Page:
Minister says Alan Kelly is engaging in smear campaign against him
Charlie Flanagan angry over Labour TD’s questions regarding Maurice McCabe
Former cabinet colleagues Charlie Flanagan and Alan Kelly have clashed in recent days. File photograph: Cyril Byrne
Minister for Justice Charlie Flanagan has accused his former cabinet colleague Alan Kelly of engaging in a “smear campaign” against him professionally and personally.
Mr Flanagan made a heated intervention in the Dáil as Labour leader Brendan Howlin questioned Taoiseach Leo Varadkar.
Mr Howlin was asking Mr Varadkar when Mr Flanagan and Tánaiste Frances Fitzgerald, his predecessor as minister for justice, knew about the legal strategy pursued by former Garda commissioner Nóirín O’Sullivan to “go after” whistleblower Sgt Maurice McCabe at the O’Higgins Commission.
The commission examined allegations of Garda corruption and was the precursor to the current Charleton tribunal, which is looking into allegations of a smear campaign against Sgt McCabe.
Ceann Comhairle Seán Ó Fearghaíl reminded TDs to be “exceedingly careful” not to undermine the tribunal with their remarks.
Mr Flanagan said that if there were matters germane to the tribunal “that is the place for them”.
“I ask Deputy Kelly to desist from engaging in a smear campaign against me both personally and professionally,” he said.
The Taoiseach had reiterated what he said in the Dáil on Tuesday that Ms Fitzgerald, who was minister for justice at the time, had “no hand, act or part in determining the legal strategy pursued by the former commissioner”.
He said he had also been informed that the Department of Justice was told about the approach by the commissioner’s senior counsel after the cross-examination had already taken place.
Mr Varadkar said there had been newspaper articles and briefings and suggestions of “an allegation so explosive that it might bring down the Government.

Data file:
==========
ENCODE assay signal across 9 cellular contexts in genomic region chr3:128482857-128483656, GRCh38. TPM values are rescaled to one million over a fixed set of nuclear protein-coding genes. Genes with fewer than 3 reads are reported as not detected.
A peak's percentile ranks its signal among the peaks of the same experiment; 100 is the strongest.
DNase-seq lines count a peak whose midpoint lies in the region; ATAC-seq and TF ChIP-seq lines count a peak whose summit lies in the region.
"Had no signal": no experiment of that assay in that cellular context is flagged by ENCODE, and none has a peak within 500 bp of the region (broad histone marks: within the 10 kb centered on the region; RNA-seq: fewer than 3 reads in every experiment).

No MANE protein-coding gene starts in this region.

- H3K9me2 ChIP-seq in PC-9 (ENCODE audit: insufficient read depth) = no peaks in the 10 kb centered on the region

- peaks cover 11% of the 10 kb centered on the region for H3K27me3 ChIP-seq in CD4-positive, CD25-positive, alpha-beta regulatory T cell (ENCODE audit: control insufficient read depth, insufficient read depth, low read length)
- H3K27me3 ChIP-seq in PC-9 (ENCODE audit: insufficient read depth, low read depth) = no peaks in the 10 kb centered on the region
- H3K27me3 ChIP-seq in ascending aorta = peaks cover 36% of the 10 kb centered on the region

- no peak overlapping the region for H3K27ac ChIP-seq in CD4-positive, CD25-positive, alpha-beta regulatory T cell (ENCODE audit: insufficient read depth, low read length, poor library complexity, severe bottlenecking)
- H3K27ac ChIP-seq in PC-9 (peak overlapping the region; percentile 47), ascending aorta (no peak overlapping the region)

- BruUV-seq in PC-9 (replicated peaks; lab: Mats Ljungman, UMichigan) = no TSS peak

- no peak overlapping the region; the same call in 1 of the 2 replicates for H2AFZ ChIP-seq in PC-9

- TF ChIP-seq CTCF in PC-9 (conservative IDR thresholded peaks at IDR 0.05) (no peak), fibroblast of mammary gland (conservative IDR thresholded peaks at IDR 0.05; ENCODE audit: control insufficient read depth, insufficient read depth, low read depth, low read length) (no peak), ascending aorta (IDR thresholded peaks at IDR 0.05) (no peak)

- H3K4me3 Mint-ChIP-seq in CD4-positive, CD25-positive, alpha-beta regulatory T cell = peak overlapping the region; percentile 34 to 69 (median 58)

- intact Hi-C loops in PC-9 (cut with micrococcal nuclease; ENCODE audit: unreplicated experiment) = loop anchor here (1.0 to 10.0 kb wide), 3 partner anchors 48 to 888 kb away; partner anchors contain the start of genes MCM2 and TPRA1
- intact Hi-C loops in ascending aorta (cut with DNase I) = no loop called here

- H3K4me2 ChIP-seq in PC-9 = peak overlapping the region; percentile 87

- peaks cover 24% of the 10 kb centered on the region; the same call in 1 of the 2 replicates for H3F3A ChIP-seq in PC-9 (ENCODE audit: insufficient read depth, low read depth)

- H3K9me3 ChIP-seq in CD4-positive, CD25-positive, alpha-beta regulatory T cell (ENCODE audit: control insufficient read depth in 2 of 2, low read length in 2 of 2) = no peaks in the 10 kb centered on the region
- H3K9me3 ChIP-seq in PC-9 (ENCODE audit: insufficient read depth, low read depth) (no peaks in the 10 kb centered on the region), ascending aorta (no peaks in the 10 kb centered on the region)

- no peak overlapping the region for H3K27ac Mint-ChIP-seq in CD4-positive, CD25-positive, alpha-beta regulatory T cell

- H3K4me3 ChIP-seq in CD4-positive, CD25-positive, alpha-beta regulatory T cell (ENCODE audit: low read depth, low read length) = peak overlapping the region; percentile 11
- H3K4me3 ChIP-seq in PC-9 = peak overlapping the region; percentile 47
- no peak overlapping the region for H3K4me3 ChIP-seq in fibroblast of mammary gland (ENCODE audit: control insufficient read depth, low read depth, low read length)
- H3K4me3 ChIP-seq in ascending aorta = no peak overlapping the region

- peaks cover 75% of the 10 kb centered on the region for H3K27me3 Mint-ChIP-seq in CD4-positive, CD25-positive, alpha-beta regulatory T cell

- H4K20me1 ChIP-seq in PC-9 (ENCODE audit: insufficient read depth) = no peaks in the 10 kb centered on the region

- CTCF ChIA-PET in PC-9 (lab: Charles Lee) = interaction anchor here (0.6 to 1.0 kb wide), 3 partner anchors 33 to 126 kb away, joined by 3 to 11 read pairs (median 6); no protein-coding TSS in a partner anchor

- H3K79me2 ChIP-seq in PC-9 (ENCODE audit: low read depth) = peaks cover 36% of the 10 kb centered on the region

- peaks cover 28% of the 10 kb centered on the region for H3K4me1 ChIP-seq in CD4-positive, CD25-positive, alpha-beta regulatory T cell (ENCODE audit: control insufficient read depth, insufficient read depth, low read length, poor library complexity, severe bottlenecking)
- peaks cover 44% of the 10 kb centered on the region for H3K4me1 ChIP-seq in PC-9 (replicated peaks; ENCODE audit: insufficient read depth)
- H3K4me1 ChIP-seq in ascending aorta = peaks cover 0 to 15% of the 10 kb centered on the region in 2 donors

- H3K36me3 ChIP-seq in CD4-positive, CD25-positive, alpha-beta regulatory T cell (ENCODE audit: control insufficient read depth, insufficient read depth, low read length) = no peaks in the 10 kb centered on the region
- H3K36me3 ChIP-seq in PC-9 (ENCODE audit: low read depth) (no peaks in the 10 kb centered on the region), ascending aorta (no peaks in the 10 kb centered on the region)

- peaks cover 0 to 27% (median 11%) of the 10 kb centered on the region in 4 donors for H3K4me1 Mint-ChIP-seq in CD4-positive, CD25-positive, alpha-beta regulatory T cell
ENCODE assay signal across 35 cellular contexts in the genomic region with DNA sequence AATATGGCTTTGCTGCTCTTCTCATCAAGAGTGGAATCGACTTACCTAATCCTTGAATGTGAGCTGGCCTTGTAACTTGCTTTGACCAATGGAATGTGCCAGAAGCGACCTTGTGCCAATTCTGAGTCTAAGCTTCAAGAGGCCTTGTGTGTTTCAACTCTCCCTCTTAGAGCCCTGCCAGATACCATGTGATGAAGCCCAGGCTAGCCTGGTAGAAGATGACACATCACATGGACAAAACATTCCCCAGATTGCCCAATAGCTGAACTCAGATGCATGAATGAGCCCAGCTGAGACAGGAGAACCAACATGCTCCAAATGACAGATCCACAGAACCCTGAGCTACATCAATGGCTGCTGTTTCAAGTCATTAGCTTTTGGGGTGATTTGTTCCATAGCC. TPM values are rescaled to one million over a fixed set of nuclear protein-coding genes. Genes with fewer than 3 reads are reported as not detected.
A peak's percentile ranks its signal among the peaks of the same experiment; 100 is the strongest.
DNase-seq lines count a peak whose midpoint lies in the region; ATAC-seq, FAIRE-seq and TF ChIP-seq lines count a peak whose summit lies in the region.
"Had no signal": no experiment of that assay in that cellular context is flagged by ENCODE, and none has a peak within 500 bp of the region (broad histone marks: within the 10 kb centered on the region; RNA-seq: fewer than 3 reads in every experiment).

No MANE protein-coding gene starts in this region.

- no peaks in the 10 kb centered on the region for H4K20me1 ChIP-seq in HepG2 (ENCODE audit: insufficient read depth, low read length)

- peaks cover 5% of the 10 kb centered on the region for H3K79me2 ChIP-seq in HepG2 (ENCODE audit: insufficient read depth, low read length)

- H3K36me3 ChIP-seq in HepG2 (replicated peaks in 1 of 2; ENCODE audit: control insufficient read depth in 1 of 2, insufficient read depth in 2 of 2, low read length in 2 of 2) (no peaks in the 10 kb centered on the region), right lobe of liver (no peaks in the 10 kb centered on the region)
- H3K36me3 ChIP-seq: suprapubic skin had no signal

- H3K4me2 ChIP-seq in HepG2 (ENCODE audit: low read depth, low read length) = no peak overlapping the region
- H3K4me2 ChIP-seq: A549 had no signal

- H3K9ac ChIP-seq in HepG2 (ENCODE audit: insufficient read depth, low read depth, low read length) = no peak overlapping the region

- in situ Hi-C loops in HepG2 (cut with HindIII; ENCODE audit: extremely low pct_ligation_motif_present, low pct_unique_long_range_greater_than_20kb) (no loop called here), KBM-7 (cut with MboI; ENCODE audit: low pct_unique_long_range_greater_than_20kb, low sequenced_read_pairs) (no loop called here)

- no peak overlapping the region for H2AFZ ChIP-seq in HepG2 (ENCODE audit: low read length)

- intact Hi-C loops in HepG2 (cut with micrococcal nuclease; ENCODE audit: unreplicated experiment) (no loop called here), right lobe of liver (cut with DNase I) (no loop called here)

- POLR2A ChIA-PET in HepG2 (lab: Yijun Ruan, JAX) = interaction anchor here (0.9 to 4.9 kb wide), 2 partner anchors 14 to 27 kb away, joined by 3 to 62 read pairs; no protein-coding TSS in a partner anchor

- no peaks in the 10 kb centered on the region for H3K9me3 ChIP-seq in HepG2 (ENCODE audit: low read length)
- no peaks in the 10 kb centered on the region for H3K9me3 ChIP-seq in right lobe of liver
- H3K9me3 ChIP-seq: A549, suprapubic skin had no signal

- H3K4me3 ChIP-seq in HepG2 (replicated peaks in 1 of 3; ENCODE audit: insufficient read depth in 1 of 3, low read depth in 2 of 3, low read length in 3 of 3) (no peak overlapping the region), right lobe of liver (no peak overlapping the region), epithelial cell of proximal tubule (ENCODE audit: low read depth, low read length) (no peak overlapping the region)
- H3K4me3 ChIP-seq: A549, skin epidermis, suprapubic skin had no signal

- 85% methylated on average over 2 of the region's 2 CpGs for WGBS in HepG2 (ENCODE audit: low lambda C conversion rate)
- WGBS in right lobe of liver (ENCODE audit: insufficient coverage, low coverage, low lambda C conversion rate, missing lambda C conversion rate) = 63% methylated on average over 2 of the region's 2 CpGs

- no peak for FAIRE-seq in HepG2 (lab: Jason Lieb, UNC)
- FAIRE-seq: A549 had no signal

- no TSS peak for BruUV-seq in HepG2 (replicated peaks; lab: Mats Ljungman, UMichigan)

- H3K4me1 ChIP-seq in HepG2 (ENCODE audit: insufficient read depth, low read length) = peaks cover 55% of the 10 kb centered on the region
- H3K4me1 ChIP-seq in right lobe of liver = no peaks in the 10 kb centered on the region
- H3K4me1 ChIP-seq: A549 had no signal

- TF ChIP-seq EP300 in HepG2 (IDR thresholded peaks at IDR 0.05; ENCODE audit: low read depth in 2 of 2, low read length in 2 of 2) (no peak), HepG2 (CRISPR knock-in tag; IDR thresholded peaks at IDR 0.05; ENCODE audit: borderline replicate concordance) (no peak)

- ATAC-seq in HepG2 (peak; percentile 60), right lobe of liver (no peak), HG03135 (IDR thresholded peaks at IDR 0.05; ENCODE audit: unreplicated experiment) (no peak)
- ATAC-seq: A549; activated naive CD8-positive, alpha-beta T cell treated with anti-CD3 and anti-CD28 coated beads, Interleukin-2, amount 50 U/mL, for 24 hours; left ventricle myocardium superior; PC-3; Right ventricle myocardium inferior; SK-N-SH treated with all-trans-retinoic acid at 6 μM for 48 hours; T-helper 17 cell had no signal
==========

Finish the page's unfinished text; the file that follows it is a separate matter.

“If the Labour Party has an allegation to make, it should make it clearly in order that we can respond,” he said.
Mr Flanagan then called a point of order and intervened to say: “I will not have my good name and professional reputation traduced by Deputy Kelly both inside this House and outside this House”.
The Ceann Comhairle said “Deputy Kelly has not said anything in my hearing”.
But the Labour TD had asked a number of written parliamentary questions about when the Minister and his predecessor and the Department of Justice were informed about the former commissioner’s legal strategy, which challenged Sgt McCabe’s credibility and motivation.
Mr Flanagan said he had already made it clear that he had no involvement in this. But he said “this does not suit Deputy Kelly’s agenda”.
Saved State money
Mr Howlin said he recalled a tribunal finding that “if people had answered questions here it would have saved the State both millions and time”.
He had no accusation to make against anybody. “I just want the truth” about the department’s state of knowledge, he said.
Mr Howlin said the cross-examination of Sgt McCabe took place in 2015, and the Taoiseach had told him that Ms Fitzgerald only became aware of this when it came into the public domain a year later.
He asked if the strategy was kept from the Tánaiste.
The Taoiseach told him that the answer he was giving was the one given to him.
However, Mr Varadkar added that “the department is a big place. It is not a person. It is a body with hundreds of staff.”
“Can I put my hand on my heart and say that there is not one person somewhere who might have been told something by someone. I cannot give the House that answer, but what I have been told is that the department was not made aware of it until after the fact and the Tánaiste did not become aware of it until around the time it entered the public domain.”